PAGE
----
Helping people starting out on the journey of building a business

Some notable successes aside, there is a strong argument that we have not done enough over the past 60 years to fulfil the promise of the First Programme for Economic Expansion to 'foster in every way' the development of Irish indigenous business.

While Ireland does not produce enough start-ups, equally worryingly is not enough small companies make it big. Finance, access to export markets and the ease and cost of doing business all remain significant hurdles. We need a business environment that supports entrepreneurship and rewards innovation and risk taking. Enterprise policy must focus on helping companies scale up.

We must go further, however. All available evidence shows that Irish indigenous firms are well below ‘best in class’ when it comes to management, innovation and exporting — three of the main drivers of business growth and productivity. Improving management practices, helping firms innovate or export earlier will increase the productivity and growth of Irish indigenous firms. We also have low start-up rates compared to the majority of our European neighbours – the second lowest in the EU15 and one-quarter that of the UK.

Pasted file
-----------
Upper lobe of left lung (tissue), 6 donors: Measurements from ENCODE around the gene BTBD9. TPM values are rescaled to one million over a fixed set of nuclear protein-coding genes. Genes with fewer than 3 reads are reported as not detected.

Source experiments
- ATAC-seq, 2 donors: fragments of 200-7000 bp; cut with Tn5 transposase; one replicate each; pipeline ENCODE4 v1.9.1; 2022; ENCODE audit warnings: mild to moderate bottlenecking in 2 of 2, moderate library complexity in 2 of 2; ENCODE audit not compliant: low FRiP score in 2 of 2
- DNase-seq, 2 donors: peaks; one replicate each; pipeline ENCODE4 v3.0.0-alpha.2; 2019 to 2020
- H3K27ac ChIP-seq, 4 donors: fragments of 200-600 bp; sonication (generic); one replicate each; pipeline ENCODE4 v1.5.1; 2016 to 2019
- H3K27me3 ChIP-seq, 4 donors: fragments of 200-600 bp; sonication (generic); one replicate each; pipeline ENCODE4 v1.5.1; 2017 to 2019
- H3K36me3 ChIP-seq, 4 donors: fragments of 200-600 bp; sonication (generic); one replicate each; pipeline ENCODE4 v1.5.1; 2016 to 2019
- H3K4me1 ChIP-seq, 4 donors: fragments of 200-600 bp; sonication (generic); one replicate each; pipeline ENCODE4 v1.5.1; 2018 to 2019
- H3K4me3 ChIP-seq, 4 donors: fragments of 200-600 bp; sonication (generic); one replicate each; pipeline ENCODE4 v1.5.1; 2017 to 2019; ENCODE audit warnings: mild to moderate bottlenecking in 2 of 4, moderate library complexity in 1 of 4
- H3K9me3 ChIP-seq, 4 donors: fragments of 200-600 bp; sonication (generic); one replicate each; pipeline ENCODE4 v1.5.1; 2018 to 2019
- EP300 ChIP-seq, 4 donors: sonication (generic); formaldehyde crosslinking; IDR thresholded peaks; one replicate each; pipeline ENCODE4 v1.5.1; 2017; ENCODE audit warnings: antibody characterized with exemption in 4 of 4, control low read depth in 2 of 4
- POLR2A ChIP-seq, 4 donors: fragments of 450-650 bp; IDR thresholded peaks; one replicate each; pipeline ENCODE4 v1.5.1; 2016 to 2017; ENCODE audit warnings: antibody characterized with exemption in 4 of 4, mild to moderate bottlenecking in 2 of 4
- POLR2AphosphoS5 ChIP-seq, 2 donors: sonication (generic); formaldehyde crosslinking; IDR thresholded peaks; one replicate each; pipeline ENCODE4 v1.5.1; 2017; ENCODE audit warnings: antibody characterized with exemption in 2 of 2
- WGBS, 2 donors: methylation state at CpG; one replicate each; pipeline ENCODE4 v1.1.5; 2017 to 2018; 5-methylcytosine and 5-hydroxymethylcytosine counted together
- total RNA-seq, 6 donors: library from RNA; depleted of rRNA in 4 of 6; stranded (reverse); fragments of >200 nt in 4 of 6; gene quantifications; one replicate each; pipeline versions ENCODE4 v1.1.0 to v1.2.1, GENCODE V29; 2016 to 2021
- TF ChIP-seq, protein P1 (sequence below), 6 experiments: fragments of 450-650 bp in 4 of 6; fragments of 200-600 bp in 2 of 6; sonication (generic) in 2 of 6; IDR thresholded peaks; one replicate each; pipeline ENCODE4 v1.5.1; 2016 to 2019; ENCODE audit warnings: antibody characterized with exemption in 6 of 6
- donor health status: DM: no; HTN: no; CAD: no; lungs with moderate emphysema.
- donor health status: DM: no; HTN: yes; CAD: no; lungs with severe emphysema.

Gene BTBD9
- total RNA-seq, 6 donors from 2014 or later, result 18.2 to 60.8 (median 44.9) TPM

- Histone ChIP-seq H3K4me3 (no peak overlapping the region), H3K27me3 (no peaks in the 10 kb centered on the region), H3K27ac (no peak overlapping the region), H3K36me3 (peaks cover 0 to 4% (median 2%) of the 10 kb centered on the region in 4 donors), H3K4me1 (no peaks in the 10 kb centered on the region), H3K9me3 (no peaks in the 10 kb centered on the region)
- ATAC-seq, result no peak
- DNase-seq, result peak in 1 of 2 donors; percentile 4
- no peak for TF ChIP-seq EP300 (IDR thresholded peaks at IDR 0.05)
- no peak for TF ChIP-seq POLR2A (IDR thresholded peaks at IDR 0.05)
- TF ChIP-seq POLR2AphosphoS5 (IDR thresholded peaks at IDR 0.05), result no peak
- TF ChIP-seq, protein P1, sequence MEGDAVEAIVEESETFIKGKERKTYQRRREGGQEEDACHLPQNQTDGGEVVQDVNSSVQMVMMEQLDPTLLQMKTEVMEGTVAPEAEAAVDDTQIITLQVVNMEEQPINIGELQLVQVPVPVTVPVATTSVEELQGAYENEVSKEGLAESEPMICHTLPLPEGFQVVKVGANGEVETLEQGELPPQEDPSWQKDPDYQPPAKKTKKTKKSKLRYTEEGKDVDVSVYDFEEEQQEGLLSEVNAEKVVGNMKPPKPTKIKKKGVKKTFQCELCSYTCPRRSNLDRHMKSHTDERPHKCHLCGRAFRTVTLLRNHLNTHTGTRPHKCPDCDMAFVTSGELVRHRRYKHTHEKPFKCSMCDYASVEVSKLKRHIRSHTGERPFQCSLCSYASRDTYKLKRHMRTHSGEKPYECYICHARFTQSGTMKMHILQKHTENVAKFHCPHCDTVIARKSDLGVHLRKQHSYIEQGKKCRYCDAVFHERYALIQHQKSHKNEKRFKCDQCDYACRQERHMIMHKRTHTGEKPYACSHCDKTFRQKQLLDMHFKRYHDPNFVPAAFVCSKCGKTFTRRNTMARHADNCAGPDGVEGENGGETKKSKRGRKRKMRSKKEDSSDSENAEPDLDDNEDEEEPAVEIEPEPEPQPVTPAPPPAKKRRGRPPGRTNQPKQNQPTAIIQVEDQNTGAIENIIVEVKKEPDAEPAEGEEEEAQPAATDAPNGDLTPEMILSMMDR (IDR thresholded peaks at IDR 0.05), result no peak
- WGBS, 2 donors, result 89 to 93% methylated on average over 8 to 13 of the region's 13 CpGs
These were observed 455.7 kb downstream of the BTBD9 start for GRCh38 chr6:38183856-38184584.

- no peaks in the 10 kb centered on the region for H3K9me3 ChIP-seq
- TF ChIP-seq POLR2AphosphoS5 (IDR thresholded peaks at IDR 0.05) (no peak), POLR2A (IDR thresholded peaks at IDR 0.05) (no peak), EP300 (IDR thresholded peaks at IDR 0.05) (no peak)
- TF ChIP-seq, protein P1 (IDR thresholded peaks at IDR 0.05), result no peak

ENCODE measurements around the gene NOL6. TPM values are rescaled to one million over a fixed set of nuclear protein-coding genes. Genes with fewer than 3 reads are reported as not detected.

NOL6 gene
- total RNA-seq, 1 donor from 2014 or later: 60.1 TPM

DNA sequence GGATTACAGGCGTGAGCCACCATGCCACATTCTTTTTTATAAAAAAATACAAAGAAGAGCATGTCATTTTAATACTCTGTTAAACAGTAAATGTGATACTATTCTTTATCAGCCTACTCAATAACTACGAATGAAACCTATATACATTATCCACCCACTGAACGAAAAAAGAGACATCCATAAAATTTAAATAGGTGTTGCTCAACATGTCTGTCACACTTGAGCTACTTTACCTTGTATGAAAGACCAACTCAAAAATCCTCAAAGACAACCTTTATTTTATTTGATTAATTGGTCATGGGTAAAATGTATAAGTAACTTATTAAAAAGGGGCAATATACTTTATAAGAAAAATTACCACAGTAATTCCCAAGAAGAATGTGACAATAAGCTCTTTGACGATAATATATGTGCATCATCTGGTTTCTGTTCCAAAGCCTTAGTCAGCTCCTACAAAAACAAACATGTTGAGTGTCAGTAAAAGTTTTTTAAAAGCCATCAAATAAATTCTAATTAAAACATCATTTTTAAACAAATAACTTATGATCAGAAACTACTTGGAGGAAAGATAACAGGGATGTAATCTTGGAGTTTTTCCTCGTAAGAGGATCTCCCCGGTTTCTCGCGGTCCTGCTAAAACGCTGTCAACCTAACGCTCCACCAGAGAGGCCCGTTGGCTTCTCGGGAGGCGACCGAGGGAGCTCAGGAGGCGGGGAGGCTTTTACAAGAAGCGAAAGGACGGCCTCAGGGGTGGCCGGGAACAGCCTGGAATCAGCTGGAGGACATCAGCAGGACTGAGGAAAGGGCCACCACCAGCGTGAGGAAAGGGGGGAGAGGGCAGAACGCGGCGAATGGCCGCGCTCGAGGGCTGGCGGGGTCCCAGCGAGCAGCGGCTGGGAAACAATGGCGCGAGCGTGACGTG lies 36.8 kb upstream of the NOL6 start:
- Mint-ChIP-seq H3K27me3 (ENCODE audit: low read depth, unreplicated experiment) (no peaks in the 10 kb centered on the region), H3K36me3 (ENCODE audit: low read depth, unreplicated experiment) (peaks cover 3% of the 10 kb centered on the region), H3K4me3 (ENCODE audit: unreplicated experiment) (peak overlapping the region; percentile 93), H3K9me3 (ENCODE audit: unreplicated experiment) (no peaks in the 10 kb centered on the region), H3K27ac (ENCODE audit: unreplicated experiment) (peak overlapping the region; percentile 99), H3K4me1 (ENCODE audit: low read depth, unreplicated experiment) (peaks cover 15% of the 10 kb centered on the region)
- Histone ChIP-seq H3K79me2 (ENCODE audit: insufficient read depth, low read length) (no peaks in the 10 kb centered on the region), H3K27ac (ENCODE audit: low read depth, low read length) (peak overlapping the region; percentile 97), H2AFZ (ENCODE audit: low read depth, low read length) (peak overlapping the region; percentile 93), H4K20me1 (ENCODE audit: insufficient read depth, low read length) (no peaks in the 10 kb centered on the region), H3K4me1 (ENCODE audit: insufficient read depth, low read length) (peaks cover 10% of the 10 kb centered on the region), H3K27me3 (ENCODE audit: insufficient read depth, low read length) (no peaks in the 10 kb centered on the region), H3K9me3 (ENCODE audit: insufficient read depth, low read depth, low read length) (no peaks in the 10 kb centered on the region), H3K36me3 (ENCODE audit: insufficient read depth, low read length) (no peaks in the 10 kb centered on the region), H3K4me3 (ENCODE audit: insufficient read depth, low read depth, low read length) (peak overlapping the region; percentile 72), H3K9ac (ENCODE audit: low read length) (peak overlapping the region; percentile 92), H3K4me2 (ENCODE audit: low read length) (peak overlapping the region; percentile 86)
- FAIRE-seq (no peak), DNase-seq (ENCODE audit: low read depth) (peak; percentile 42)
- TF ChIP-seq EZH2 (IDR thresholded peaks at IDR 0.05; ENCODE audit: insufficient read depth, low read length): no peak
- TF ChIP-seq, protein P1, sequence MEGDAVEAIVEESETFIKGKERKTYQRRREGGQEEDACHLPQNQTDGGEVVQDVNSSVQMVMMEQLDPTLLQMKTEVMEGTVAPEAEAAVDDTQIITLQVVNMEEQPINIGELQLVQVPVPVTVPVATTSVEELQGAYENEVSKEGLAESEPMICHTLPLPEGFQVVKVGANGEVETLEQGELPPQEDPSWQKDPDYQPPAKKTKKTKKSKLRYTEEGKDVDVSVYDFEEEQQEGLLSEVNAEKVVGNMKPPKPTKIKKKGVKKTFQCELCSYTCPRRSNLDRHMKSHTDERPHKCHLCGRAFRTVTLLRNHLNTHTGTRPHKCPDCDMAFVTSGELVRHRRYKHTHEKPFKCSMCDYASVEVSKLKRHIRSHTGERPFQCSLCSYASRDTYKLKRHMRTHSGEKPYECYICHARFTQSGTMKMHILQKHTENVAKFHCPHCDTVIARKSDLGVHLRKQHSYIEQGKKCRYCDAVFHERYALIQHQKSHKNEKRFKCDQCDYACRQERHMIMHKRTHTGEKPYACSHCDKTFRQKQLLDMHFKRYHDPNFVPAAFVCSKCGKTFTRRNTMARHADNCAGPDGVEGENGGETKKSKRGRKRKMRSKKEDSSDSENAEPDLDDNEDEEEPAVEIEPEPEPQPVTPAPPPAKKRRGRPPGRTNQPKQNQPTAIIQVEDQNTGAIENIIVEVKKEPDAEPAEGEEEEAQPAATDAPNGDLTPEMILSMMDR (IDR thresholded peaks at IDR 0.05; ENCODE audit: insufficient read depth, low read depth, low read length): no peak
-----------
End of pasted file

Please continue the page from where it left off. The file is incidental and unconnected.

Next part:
To change this, we need to address what is within our control. Irish firms face a number of ongoing challenges to their growth. These include high legacy debts and costs, a small domestic market, a lack of diversified funding options, barriers to innovation and challenges accessing and competing for the right skills to help them grow. Below we set out some of the key policy levers which we believe can help Irish business to grow.

Read our submission to the Seanad Public Consultation Committee on Small and Medium Sized Business in Ireland 

Ibec submission to the Seanad Public Consultation Committee on SMEs in Ireland pdf | 204.8 kb